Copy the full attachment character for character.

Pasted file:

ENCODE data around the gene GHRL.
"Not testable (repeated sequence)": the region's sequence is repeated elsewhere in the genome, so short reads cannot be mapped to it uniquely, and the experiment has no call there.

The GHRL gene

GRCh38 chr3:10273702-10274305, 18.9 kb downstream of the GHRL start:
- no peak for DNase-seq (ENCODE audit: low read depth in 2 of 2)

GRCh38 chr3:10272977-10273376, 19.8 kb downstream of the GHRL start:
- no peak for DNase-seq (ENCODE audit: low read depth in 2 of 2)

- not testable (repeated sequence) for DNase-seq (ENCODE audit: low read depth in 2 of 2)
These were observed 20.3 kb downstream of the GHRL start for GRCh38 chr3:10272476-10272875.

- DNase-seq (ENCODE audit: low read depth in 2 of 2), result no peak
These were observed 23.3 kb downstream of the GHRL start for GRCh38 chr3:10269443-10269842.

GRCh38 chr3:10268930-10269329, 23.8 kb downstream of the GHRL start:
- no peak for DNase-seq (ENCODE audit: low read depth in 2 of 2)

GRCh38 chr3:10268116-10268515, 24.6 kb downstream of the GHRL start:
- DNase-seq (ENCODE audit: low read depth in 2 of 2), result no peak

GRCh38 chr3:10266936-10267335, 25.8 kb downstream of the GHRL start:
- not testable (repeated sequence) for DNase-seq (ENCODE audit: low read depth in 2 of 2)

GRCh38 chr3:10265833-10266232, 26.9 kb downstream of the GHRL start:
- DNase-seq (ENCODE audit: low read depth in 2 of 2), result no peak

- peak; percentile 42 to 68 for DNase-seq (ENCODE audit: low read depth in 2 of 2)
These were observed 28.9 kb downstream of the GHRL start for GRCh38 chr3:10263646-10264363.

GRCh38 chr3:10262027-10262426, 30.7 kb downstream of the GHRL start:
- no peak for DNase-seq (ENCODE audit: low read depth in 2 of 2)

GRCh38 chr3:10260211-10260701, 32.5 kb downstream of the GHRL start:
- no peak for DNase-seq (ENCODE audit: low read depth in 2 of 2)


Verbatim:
ENCODE data around the gene GHRL.
"Not testable (repeated sequence)": the region's sequence is repeated elsewhere in the genome, so short reads cannot be mapped to it uniquely, and the experiment has no call there.

The GHRL gene

GRCh38 chr3:10273702-10274305, 18.9 kb downstream of the GHRL start:
- no peak for DNase-seq (ENCODE audit: low read depth in 2 of 2)

GRCh38 chr3:10272977-10273376, 19.8 kb downstream of the GHRL start:
- no peak for DNase-seq (ENCODE audit: low read depth in 2 of 2)

- not testable (repeated sequence) for DNase-seq (ENCODE audit: low read depth in 2 of 2)
These were observed 20.3 kb downstream of the GHRL start for GRCh38 chr3:10272476-10272875.

- DNase-seq (ENCODE audit: low read depth in 2 of 2), result no peak
These were observed 23.3 kb downstream of the GHRL start for GRCh38 chr3:10269443-10269842.

GRCh38 chr3:10268930-10269329, 23.8 kb downstream of the GHRL start:
- no peak for DNase-seq (ENCODE audit: low read depth in 2 of 2)

GRCh38 chr3:10268116-10268515, 24.6 kb downstream of the GHRL start:
- DNase-seq (ENCODE audit: low read depth in 2 of 2), result no peak

GRCh38 chr3:10266936-10267335, 25.8 kb downstream of the GHRL start:
- not testable (repeated sequence) for DNase-seq (ENCODE audit: low read depth in 2 of 2)

GRCh38 chr3:10265833-10266232, 26.9 kb downstream of the GHRL start:
- DNase-seq (ENCODE audit: low read depth in 2 of 2), result no peak

- peak; percentile 42 to 68 for DNase-seq (ENCODE audit: low read depth in 2 of 2)
These were observed 28.9 kb downstream of the GHRL start for GRCh38 chr3:10263646-10264363.

GRCh38 chr3:10262027-10262426, 30.7 kb downstream of the GHRL start:
- no peak for DNase-seq (ENCODE audit: low read depth in 2 of 2)

GRCh38 chr3:10260211-10260701, 32.5 kb downstream of the GHRL start:
- no peak for DNase-seq (ENCODE audit: low read depth in 2 of 2)